If you can give me an idea of the use case you're trying to optimize for, I may be able to make suggestions on the best thing to use. For example, what sampling rates we talking about (input and output), how frequent are rate changes, what architecture, what kind of optimizations are currently enabled for the Speex resampler, ...
(In reply to Jean-Marc Valin (:jmspeex) from comment #25)
> OK, so here's an example of what linear resampling can do. I took a short
> clip at 8 kHz and upsampled it to 48 kHz using 1) a proper resampler (sox
> was easy, but the speex resampler would sound the same) 2) a linear
> resampler. Here's the output
> http://jmvalin.ca/misc_stuff/good_resampling.wav
> http://jmvalin.ca/misc_stuff/linear_resampling.wav
> (make sure to use headphones in case your speakers are bad)
> 
> If you can give me an idea of the use case you're trying to optimize for, I
> may be able to make suggestions on the best thing to use. For example, what
> sampling rates we talking about (input and output), how frequent are rate
> changes, what architecture, what kind of optimizations are currently enabled
> for the Speex resampler, ...

- input sample rate: 8000Hz to 192kHz, more or less
- output sample rate : arbitrary
- Jumps in resampling ratio are expected to occur rather often (as low as every 128 frames), and can be continuous (like when a low frequency oscillator controls the resampling ratio)
- ARM and x86, has to run on other architecture, but we care less
- As far as I know, we have NEON and SSE code for the speex resampler, and we use the HUGE_MEMORY define
- We used to use it in DESKTOP quality, recently switched to MIN, but for some reason our benchmarking system stopped running, we don't have really precise numbers but we know it's better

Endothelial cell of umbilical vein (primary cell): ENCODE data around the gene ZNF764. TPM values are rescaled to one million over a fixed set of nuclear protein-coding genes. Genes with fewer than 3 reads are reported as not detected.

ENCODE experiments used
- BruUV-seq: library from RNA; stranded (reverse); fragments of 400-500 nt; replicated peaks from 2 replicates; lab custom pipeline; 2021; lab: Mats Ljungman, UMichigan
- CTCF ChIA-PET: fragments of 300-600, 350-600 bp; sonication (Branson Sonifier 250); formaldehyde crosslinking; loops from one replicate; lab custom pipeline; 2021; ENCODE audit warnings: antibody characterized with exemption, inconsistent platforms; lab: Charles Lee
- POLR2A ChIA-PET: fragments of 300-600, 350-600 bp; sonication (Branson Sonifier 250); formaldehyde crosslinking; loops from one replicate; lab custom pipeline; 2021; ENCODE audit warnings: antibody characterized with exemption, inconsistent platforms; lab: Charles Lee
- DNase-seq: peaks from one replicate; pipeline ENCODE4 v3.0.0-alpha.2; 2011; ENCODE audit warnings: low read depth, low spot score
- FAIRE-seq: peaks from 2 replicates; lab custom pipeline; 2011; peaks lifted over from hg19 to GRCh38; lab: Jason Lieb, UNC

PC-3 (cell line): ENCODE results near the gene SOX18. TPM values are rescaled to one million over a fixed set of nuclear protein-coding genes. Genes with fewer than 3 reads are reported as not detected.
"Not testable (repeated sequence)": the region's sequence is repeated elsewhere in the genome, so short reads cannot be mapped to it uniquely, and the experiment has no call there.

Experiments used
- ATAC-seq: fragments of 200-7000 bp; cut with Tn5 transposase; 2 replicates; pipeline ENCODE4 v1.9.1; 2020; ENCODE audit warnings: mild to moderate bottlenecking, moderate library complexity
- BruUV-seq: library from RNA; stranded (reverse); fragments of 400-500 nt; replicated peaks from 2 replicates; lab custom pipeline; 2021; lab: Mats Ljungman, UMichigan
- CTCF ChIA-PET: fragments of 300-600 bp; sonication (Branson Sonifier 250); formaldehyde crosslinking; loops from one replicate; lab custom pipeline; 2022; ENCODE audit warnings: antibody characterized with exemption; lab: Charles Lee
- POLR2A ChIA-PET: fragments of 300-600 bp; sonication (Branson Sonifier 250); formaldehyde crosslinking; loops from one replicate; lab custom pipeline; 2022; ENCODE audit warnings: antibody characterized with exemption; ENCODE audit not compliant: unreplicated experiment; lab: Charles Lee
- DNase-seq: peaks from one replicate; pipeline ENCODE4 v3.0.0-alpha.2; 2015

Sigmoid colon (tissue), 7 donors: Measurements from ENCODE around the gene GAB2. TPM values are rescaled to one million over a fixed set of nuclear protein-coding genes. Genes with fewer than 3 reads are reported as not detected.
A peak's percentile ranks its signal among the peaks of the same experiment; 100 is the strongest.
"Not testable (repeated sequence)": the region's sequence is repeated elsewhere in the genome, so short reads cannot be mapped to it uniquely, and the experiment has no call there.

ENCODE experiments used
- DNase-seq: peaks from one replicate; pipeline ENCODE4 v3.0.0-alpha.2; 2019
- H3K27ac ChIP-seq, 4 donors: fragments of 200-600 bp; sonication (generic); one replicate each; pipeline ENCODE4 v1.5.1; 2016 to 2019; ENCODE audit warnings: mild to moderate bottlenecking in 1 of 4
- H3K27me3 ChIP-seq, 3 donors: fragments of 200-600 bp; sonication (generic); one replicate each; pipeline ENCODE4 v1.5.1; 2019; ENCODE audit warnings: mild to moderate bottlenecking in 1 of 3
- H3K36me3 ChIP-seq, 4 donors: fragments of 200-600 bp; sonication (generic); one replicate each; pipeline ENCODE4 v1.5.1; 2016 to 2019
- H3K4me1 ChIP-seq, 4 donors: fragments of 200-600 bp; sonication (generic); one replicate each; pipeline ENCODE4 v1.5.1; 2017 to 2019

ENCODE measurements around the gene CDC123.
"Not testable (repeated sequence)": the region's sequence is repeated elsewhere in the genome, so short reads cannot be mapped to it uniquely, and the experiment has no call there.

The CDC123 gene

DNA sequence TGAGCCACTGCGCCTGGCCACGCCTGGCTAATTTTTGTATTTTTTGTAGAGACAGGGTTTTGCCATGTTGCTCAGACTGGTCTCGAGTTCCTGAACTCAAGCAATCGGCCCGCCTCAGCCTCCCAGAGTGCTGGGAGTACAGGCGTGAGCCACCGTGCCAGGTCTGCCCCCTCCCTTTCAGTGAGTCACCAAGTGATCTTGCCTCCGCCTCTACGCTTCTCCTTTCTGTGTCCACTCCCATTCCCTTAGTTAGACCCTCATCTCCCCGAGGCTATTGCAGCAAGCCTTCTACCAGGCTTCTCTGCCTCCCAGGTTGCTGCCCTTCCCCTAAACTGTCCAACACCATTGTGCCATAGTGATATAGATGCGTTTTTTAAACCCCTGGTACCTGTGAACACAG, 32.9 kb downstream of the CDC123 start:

About the complexity of the Speex resampler, one important thing to know is that it is roughly proportional (aside from a fixed cost) to the filter length. These are the lengths at quality ranging from 0 to 10:
{8, 16, 32, 48, 64, 80, 96, 128, 160, 192, 256}
The desktop quality you've been using is 5, so it uses a filter length of 80. Just going to quality 2 would divide the complexity by more than half. And quality 0 would be close to a factor of 10 (ignoring the small fixed cost). It's not great quality, but certainly much much better than linear resampling.

About changing the sampling frequency, the Speex resampler supports doing that at any time, with any granularity. The only thing to keep in mind is that there is a fixed cost every time the ratio is changed (recomputing the filters). That cost also depends on the filter length, but at some point (didn't calculate where that point is), the cost of the changes can become greater than the resampling itself. If you're in that situation, than Erik de Castro Lopo's "Secret Rabbit Code" (SRC) resampler becomes more computationally efficient than the Speex resampler because it has free rate changes, at the cost of higher complexity for normal operation.